One day, Rio Da Yung OG’s 2018 to 2021 run may be spoken about in the same breath as Gucci or Jeezy or any other street rap movement that set their city’s tone for years to come. But a jail sentence brought his career to a sudden halt. Right before he went in, Rio released “Last Day Out,” a track that doesn’t sound quite like anything else in his catalog. Absent are the explosive and jaw-dropping punchlines and the chaotic ringing church bells. Instead he somberly reflects on his meteoric rise and runs through a checklist of family members to say his goodbyes to: “I think I need to go church where my mama at?/Got to spend my time with my granny, where big mama at?” he raps, as meaningful photos flash across the screen in the video. It’s the most vulnerable he has ever been, unfortunately it had to come during a moment that feels like the end of an era.
It’s insane that a frustrated and bleak reflection on trauma and loss with heavy lines like, “I lost half of my friends, I’ll be lying if I tell you I won’t really hurt though/But I knew since a kid the game I was hopping in, was really cutthroat,” sounds this good.
Damjonboi has been the beatmaker behind the boards on a handful of recent Michigan rap anthems like Teejayx6’s “Dark Web” and Drego and Beno’s “Recipe 2.” But he deserves respect as a rapper as well—few can ride his piano-centric beats with as much enthusiasm.
Three from the GuttaBoyz: Pros Ap: “,” Guttfats: “Conversations,” Guttaboy Khida, VI, and ItsRoddo: “ ”
The GuttaBoyz are a crew of young rappers who don’t give a shit. There’s very little information about them on the internet, but I look forward to finding a video from one of their members on my YouTube homepage every week. My favorites have included “Freestyle Pt. 3,” where Pros AP has to be the first rapper outside of Milwaukee to drop a Khris Middleton reference, and Guttafats’s breezy “Conversations” (he seems primed to pop up on a Topside beat to list off nefarious activities). And Guttaboy Khida’s “Jenga” is a fun posse cut; if you’re a fan of Michigan rap you know that the more fun posse cuts that exist, the better.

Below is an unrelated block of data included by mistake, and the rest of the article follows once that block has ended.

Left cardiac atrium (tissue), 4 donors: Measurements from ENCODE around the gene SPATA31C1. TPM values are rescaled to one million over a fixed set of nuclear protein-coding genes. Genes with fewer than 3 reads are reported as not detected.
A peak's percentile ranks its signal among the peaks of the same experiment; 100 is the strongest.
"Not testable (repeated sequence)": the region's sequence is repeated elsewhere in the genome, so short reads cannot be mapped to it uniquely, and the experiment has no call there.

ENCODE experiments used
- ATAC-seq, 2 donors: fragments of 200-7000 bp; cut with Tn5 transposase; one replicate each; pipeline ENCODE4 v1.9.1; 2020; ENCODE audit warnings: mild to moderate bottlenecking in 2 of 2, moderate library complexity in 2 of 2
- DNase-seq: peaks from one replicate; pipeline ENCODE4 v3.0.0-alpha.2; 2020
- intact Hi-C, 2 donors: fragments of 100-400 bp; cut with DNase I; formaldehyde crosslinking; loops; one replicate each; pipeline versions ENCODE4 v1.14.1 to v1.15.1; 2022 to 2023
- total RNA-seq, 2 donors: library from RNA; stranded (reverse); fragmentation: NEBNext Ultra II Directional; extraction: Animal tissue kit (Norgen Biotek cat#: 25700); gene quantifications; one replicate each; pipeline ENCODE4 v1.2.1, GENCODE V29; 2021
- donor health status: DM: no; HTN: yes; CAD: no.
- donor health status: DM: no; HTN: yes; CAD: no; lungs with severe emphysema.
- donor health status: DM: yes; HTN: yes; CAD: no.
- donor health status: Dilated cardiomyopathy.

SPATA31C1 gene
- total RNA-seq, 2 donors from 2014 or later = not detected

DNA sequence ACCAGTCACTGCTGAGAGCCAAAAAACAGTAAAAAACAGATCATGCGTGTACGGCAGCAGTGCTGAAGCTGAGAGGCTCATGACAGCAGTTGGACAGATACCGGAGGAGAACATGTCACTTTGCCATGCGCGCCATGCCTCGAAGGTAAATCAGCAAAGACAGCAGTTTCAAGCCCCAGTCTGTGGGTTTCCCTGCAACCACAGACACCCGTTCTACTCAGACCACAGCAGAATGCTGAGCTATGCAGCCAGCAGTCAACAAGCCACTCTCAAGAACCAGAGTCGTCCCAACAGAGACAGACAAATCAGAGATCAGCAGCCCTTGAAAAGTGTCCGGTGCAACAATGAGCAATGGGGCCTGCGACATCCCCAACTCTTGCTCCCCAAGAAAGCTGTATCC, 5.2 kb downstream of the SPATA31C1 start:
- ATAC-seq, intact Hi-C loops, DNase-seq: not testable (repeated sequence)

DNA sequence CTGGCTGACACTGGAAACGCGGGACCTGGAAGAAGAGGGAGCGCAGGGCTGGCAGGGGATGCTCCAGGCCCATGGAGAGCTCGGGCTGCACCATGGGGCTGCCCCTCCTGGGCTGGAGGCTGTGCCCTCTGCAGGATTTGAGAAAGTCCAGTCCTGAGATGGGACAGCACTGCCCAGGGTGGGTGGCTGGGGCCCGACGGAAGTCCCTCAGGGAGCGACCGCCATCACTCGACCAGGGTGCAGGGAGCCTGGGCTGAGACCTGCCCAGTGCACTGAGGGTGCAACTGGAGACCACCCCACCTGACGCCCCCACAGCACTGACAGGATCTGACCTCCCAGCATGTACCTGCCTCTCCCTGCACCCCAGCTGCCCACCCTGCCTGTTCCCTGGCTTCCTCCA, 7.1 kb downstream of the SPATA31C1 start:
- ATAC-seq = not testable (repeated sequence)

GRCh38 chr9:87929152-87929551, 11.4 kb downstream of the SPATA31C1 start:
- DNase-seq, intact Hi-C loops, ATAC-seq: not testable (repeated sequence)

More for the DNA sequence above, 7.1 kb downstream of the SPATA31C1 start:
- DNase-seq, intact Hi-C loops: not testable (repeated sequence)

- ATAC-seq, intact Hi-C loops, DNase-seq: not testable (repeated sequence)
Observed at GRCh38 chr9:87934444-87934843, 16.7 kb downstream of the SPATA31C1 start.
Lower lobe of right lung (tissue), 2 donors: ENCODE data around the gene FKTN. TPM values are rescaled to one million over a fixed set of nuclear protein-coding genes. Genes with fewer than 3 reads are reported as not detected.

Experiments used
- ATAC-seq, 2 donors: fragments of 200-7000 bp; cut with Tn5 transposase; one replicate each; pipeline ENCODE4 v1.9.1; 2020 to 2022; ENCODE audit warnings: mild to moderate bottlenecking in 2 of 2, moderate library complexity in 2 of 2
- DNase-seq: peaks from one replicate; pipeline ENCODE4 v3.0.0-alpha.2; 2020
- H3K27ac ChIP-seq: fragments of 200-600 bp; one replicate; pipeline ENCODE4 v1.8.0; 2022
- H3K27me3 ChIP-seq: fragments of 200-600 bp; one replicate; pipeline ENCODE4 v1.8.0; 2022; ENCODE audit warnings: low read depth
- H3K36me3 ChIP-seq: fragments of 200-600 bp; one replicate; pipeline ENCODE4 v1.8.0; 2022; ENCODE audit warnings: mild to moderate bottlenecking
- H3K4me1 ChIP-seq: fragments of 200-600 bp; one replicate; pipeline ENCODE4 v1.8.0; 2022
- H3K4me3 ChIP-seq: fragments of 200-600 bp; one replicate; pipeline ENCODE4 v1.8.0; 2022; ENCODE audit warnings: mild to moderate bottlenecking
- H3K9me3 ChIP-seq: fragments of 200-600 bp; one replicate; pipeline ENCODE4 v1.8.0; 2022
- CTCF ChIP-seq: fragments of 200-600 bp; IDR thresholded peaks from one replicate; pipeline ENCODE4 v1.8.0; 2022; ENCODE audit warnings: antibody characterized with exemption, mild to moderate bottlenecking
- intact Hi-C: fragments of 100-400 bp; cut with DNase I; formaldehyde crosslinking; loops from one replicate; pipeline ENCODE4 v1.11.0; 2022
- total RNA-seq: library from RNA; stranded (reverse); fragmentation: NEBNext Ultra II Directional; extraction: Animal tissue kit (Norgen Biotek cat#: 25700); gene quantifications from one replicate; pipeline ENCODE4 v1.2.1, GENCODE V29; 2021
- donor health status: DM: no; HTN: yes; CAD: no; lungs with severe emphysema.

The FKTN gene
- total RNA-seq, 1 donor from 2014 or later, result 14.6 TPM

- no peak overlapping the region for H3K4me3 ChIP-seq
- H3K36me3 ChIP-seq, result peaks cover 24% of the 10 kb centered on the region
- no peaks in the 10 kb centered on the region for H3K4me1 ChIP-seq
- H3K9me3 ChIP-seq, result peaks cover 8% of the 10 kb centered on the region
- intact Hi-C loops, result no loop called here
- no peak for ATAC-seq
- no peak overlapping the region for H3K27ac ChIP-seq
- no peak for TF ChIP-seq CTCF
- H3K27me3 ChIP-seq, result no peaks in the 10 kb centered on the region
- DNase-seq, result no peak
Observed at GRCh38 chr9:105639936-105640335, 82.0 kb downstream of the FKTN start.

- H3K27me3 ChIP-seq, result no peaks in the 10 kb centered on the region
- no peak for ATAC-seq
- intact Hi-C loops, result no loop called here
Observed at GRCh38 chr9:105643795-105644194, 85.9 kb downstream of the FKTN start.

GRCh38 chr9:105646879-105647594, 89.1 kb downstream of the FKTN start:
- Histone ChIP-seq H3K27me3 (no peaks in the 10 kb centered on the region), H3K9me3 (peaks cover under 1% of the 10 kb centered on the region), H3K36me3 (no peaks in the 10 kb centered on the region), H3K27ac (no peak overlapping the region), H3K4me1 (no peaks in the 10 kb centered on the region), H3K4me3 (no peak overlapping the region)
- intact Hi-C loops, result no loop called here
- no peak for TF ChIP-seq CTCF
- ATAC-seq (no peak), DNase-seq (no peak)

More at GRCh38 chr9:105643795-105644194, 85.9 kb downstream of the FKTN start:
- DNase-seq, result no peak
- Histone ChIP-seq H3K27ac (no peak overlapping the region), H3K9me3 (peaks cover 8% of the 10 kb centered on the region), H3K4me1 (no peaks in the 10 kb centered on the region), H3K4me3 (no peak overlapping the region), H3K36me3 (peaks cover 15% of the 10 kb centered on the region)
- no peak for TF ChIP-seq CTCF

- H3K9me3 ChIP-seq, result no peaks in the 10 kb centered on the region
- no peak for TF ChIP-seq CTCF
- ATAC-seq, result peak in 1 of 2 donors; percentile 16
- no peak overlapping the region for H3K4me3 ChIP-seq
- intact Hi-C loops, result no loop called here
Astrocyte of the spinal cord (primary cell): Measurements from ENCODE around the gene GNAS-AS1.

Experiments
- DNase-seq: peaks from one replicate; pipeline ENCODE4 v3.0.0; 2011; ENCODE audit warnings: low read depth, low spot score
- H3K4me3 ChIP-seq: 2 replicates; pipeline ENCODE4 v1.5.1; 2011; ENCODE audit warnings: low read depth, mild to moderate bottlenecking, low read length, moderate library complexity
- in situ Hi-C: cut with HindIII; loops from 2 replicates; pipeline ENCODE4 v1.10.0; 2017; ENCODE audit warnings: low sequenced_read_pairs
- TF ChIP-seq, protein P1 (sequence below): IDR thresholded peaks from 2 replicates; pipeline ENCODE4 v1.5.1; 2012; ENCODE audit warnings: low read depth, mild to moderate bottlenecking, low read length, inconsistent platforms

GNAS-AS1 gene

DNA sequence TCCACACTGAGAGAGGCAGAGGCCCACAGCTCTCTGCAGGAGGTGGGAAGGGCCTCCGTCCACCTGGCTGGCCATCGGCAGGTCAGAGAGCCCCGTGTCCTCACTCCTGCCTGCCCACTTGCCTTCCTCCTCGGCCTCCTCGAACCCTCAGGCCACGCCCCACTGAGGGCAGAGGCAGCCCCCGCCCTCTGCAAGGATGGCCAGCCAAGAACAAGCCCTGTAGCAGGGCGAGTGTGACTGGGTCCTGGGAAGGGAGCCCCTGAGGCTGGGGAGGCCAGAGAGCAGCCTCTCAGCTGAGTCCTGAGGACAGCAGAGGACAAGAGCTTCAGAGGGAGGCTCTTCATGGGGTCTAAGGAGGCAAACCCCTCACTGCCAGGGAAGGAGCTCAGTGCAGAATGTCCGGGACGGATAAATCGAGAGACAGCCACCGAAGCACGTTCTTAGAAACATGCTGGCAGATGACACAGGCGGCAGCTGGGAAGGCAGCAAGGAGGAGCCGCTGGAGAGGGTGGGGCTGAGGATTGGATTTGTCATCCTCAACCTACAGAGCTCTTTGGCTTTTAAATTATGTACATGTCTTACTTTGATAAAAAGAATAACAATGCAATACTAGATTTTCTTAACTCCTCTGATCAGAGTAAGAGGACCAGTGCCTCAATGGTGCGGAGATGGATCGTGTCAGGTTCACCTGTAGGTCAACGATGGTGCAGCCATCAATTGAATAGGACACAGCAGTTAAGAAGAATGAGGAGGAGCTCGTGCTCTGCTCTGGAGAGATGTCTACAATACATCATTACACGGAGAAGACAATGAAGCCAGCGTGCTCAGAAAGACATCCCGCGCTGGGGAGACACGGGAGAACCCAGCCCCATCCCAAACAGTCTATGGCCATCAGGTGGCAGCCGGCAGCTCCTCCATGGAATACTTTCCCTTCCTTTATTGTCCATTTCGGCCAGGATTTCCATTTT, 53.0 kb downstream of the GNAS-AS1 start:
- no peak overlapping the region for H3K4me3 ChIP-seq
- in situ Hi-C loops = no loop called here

RTB MB, Glockboyz Teejaee and The Godfather: “”
During the off-season, Charlotte Hornets high flyer Miles Bridges is a Flint rapper by the name of RTB MB. Of the many NBA rappers he’s clearly the best one, and yes, I know the competition isn’t too stiff, unless you are somehow a fan of Dame D.O.L.L.A. But listen, when the Hornets were eliminated from the play-in round this season, all I could think about was the return of RTB MB, which thankfully came instantly with “After Laughter.”
24Lik, 392 Lil Head, FWC Big Key, and RealRichIzzo: “”
My biggest omission from the list above is likely CashGang. The crew’s cold and brutal diss tracks, paired with fans cheering them on as if it’s fiction, have rubbed me the wrong way. It has the spirit of the darkest side of early 2010s Chicago drill, and feels like it puts shock before creativity. It’s not for me.
Veeze is the human eye-roll emoji. His raps sound as if he was forced into the studio like a kid whose parents made them suit up for baseball practice even though they’d rather just stay home and play video games. It’s probably why he refuses to drop a new mixtape. Every couple of months he’ll throw out a random track or feature. “A&W” is good enough to hold me over, as he continues to experiment with his lethargic and croaky flow. I just wish he didn’t treat rap like a part-time job.
If you want to see how far Michigan rap has come in the last year, just look at “Tear the Club Up.” Future, one of the signature rappers of the last decade, joins Icewear Vezzo on a ominous piano beat, and it doesn’t feel like that much of a surprise. At this point, the only rapper I wouldn’t expect to hop on a Michigan rap song is Drake, and we already have Veeze doing OVO Sound Radio drops so even that doesn’t seem so far-fetched. Though “Tear the Club Up” is just OK, the unknown of where Michigan rap will go next is so exciting.